Posts Tagged ‘ecosystem services’


Five Rainforest Ecosystem Services that Nourish People and the Planet

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By Ioulia Fenton

From wetlands to coral reefs, the Earth’s diverse ecosystems support and regulate many of the planet’s most critical natural processes. They also contribute important cultural, social, and economic benefits to human communities. These contributions, known more broadly as “ecosystem services,” are estimated to be worth trillions of dollars per year.

Rainforests provide vital ecosystem services that sustain all life on Earth. (Photo credit: National Geographic)

The world’s rainforest ecosystem services—such as increased rainfall, soil stability, and a regulated climate—are integral to the successful production of food in many parts of the world. Rainforests in the Amazon and the Congo, for example, support rainfall in key, surrounding agricultural areas.

Today, Nourishing the Planet highlights five ecosystem services that rainforests provide to people and the planet:

1. Nutrient cycling and soil formation. According to the Rainforest Conservation Fund, many of the world’s tropical rainforests live “on the edge,” meaning that they receive very few nutrient inputs from the outside and must produce most nutrients themselves. When left intact, a rainforest acts as a closed-loop system, recycling the nutrients it has created; without tree cover, however, these nutrients would be lost and the forest would not survive.



UNEP and IWMI Advocate Agroecosystems to Improve Food, Water Security

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By Dana Drugmand 

With the world population already at 7 billion, producing food in environmentally sustainable ways will be one of the key challenges we face this century. Investing in the connections between ecosystems, water management and food production will be an important part of the solution to reducing hunger, poverty, and ecological degradation, according to a report produced jointly by the United Nations Environment Programme (UNEP) and the International Water Management Institute (IWMI).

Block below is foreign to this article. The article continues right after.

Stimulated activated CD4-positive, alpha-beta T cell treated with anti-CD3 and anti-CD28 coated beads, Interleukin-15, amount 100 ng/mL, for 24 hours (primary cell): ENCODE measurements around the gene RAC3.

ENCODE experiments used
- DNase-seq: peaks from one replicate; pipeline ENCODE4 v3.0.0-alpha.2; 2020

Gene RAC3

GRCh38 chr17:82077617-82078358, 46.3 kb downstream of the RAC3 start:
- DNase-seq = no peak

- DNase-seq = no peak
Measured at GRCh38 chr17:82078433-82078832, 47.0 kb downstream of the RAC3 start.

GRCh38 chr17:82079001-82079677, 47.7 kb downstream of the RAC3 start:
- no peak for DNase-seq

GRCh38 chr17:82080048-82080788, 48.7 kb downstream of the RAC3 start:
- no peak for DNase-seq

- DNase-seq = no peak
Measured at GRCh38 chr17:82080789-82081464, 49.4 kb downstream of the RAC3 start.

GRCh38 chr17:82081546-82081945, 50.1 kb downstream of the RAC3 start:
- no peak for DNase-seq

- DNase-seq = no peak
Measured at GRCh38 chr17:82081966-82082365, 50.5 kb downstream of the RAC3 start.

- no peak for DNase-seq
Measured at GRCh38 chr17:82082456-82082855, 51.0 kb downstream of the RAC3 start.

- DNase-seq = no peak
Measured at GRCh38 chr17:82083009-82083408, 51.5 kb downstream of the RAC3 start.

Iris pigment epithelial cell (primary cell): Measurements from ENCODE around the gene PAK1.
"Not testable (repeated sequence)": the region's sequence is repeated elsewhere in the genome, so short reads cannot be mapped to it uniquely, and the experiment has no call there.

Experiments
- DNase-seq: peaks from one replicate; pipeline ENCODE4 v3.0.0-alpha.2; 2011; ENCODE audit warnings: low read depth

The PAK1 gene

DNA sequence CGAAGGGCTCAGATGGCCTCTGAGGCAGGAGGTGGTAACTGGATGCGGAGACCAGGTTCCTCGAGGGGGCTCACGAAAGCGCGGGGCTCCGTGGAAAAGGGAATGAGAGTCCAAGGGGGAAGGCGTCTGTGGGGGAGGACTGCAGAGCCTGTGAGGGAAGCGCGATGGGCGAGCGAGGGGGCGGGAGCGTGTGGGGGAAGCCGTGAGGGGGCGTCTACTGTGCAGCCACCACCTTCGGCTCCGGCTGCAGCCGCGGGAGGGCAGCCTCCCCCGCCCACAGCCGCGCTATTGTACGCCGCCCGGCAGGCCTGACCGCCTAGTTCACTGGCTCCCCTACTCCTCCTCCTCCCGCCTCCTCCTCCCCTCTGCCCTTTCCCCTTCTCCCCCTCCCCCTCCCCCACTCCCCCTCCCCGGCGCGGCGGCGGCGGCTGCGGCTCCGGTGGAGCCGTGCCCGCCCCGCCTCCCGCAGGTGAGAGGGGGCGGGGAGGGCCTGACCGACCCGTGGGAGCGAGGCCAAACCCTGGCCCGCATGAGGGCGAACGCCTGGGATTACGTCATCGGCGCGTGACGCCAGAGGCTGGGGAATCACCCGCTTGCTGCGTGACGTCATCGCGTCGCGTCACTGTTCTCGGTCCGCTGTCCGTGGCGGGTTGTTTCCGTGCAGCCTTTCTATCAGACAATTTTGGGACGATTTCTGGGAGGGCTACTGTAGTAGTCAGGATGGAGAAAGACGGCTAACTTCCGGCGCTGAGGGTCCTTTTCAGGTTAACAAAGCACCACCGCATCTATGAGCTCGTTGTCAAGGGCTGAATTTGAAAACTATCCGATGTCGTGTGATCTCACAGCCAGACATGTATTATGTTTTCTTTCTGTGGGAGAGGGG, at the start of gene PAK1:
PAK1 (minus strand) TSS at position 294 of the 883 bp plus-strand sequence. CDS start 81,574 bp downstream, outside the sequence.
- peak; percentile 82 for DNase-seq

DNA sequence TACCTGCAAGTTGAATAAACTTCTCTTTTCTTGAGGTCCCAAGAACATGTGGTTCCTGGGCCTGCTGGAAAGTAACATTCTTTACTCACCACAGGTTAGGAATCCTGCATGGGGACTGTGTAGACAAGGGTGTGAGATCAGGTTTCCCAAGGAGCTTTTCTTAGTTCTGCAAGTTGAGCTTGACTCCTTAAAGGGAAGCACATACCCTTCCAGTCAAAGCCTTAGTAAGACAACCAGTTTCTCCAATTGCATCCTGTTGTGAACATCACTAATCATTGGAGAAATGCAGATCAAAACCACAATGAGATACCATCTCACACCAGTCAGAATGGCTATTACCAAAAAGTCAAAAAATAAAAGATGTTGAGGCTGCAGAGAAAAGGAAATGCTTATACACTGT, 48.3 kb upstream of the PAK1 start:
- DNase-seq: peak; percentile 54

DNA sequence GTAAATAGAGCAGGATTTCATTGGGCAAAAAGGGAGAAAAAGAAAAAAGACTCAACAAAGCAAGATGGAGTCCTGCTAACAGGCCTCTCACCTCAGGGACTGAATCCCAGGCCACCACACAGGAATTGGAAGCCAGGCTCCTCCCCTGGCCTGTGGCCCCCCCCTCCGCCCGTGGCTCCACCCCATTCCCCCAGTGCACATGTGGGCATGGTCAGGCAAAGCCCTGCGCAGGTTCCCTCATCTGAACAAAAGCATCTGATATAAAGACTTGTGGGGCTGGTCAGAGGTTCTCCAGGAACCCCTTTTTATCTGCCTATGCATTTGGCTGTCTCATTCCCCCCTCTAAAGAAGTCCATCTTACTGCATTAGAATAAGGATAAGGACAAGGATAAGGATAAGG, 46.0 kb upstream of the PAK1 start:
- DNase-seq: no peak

Maintaining ecosystem services will be critical to ensuring long-term food security, according to the report from UNEP and IWMI. (Photo credit: Bernard Pollack)

An Ecosystems Services Approach to Water and Food Security, which was launched during World Water Week in Stockholm back in August, addresses the question of how it is possible to boost food security without severely depleting water resources and while keeping healthy ecosystems intact. The report notes that water scarcity is one of the key factors limiting food production. At the same time, current agricultural practices are putting huge strains on water resources. Groundwater levels, for example, are declining rapidly in major food producing regions such as the North China Plains, the Indian Punjab, and the western United States.